My 16-Year-Old Wants to Be a Vegetarian

Hi Sue,

I have a 16-year-old daughter who has decided to be a vegetarian. The problem is I don't think she gets enough protein ... she eats all the junk foods. I don't agree with vegetarian eating but if it was because she was trying to eat healthy that would be one thing but she is not. Should I try to accommodate her or try to encourage her to eat a regular diet. She was a little chunky in her pre-teens and now is very thin ... I have been worried that she doesn't eat enough and could have an eating disorder. She also smokes.

Thank you for your input on this ... I would appreciate any help you may be able to give us.


Sue Gilbert

Sue Gilbert works as a consulting nutritionist. For many years she worked with Earth's Best Organic Baby Food, integrating nutrition and... Read more

Dear Vicki,
Done properly, there are significant health benefits associated with a vegetarian diet. Regardless of her motivation for becoming a vegetarian, you can certainly encourage the proper reasons for becoming one. Of course, with teenagers, how you approach something is critical to its success.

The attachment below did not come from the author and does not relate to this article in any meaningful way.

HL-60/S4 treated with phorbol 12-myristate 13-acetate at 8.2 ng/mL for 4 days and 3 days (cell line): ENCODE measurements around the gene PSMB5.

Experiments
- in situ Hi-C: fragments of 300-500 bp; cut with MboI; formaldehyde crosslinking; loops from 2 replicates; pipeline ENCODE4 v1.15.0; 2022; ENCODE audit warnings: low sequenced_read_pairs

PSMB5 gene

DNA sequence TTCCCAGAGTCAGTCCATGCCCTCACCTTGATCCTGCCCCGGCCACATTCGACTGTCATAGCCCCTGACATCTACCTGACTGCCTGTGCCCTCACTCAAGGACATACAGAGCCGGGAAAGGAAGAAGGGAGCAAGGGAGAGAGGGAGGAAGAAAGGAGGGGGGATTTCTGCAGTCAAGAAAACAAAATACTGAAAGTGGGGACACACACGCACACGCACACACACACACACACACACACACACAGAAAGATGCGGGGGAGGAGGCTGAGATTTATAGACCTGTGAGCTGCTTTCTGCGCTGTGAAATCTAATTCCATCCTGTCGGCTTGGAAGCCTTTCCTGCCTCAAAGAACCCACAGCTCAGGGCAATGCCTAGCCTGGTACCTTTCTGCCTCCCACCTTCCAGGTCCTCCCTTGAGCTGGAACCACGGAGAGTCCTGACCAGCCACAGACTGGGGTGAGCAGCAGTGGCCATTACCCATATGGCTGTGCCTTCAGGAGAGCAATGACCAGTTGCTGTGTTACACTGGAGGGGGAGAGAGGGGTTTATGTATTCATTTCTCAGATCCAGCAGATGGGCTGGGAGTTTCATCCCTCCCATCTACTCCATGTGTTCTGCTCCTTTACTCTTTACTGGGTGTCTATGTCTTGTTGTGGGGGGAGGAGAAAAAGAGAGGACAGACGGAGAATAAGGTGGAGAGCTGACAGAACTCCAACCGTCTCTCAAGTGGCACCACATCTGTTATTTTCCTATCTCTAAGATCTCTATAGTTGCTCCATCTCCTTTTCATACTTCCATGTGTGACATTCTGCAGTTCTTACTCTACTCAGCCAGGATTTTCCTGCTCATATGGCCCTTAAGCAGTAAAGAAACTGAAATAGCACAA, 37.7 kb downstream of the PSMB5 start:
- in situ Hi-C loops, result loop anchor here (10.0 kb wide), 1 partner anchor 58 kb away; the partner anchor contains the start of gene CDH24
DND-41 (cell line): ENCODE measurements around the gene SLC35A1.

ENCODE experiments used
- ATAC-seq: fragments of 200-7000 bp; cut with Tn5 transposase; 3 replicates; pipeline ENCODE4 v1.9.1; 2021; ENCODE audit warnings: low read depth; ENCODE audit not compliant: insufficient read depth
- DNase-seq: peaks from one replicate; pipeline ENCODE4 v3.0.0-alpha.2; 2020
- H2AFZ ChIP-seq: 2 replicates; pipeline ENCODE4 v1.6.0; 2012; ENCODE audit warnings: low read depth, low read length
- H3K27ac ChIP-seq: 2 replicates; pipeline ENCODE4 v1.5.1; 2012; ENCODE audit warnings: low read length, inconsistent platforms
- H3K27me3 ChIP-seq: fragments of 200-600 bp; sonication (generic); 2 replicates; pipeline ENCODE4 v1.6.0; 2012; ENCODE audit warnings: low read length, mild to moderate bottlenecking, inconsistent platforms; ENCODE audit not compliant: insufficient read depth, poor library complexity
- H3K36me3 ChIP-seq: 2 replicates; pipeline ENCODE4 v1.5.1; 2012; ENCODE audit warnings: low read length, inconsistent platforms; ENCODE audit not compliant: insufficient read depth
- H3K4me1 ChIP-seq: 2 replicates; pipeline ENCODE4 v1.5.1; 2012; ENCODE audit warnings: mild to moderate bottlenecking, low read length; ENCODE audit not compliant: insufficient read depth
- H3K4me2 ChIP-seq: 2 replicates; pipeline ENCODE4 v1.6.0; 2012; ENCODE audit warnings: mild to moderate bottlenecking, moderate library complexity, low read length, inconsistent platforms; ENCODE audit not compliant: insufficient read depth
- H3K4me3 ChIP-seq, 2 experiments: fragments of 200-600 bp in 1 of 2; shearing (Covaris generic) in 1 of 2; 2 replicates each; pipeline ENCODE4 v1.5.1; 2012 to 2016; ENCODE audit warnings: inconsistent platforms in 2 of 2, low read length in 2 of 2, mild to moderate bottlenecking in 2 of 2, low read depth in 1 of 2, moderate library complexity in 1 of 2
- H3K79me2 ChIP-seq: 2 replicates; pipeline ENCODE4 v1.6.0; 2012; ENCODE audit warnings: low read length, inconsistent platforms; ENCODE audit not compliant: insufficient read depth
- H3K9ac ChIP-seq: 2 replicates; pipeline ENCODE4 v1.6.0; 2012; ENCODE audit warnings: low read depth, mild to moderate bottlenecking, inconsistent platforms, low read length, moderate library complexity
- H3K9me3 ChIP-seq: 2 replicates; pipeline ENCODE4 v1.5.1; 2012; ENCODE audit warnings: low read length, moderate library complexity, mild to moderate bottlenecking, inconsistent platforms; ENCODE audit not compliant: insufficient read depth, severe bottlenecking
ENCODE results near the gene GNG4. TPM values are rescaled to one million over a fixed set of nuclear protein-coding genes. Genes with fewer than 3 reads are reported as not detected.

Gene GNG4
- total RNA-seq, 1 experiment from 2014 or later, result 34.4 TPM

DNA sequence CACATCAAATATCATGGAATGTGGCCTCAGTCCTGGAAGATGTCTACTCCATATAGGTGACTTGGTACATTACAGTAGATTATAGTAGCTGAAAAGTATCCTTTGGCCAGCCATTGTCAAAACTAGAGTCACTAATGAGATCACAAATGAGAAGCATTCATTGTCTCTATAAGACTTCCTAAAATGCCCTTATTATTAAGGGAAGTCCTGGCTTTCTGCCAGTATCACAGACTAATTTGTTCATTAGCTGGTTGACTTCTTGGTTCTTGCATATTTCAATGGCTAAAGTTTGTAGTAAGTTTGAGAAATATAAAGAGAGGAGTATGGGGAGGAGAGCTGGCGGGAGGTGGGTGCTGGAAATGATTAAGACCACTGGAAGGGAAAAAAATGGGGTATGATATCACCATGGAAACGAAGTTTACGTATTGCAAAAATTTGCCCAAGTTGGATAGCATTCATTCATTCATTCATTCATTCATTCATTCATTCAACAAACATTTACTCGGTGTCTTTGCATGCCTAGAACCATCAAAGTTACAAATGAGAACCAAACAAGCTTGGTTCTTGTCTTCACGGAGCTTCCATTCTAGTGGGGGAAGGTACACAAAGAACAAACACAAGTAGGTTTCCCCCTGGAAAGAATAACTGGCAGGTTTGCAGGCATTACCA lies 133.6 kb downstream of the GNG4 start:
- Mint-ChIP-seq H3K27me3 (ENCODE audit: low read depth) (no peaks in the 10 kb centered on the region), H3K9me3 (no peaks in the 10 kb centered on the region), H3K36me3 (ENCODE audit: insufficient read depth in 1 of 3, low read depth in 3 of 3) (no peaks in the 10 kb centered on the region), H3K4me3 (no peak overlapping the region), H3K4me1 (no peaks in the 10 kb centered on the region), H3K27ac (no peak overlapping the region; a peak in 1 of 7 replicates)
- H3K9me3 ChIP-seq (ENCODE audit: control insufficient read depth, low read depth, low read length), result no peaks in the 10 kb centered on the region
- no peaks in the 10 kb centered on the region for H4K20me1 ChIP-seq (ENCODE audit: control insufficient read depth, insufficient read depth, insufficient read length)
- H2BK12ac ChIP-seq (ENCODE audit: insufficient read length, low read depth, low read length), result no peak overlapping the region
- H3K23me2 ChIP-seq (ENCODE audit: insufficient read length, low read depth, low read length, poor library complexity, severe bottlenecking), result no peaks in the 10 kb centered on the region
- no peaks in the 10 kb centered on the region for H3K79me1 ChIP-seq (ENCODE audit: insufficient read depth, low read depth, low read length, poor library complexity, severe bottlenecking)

As you are, for some reason, opposed to a vegetarian diet, it will take some effort on your part to remain objective about her decision to switch to that form of eating. Perhaps you can do some reading on the subject yourself, so that you can converse knowledgeably with her about it. Perhaps you can make a trip to the bookstore together and find a couple of books/cookbooks on the subject. If you can get your daughter to embrace the healthful aspects of the diet you may also, without directly trying, get her to switch away from the "junk" foods you are worried she is eating.

A couple of books to look for that your daughter may enjoy are: The Teens Guide to Going Vegetarian by Judy Krizmanic, and The Vegetarian Teen by Charles Salter. The latter includes a section for teens on how to get your parents to go along with the idea ... sounds like your daughter may benefit from reading that!

Try visiting for a wealth of information on becoming a vegetarian.

Many teens do switch to vegetarian eating, and that alone is not an indication of an eating disorder. Also, going from chunky to thin is a normal developmental progression for many kids. However, I do not want to downplay the potentially very harmful effects that an eating disorder may have. If you notice her becoming obsessed with food and exercise, if she becomes thinner and thinner, and if her eating habits become worse, you should speak to your pediatrician about your fears.

Best of luck to your and your daughter. I hope the switch to vegetarian eating is positive and healthful.

Best Regards,

Sue Gilbert

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